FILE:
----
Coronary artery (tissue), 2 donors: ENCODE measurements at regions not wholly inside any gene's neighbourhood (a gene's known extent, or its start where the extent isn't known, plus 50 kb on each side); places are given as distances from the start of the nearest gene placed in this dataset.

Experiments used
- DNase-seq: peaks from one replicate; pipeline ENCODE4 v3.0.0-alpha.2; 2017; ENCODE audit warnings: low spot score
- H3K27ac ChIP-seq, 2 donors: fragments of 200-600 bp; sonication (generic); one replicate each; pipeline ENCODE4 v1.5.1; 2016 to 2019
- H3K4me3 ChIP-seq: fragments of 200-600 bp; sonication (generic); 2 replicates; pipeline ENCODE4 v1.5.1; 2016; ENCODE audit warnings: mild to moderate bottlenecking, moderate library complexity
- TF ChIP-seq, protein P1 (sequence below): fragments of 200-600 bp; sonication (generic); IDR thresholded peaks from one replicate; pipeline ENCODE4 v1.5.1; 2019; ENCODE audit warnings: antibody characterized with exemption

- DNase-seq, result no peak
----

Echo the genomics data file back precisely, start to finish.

Coronary artery (tissue), 2 donors: ENCODE measurements at regions not wholly inside any gene's neighbourhood (a gene's known extent, or its start where the extent isn't known, plus 50 kb on each side); places are given as distances from the start of the nearest gene placed in this dataset.

Experiments used
- DNase-seq: peaks from one replicate; pipeline ENCODE4 v3.0.0-alpha.2; 2017; ENCODE audit warnings: low spot score
- H3K27ac ChIP-seq, 2 donors: fragments of 200-600 bp; sonication (generic); one replicate each; pipeline ENCODE4 v1.5.1; 2016 to 2019
- H3K4me3 ChIP-seq: fragments of 200-600 bp; sonication (generic); 2 replicates; pipeline ENCODE4 v1.5.1; 2016; ENCODE audit warnings: mild to moderate bottlenecking, moderate library complexity
- TF ChIP-seq, protein P1 (sequence below): fragments of 200-600 bp; sonication (generic); IDR thresholded peaks from one replicate; pipeline ENCODE4 v1.5.1; 2019; ENCODE audit warnings: antibody characterized with exemption

- DNase-seq, result no peak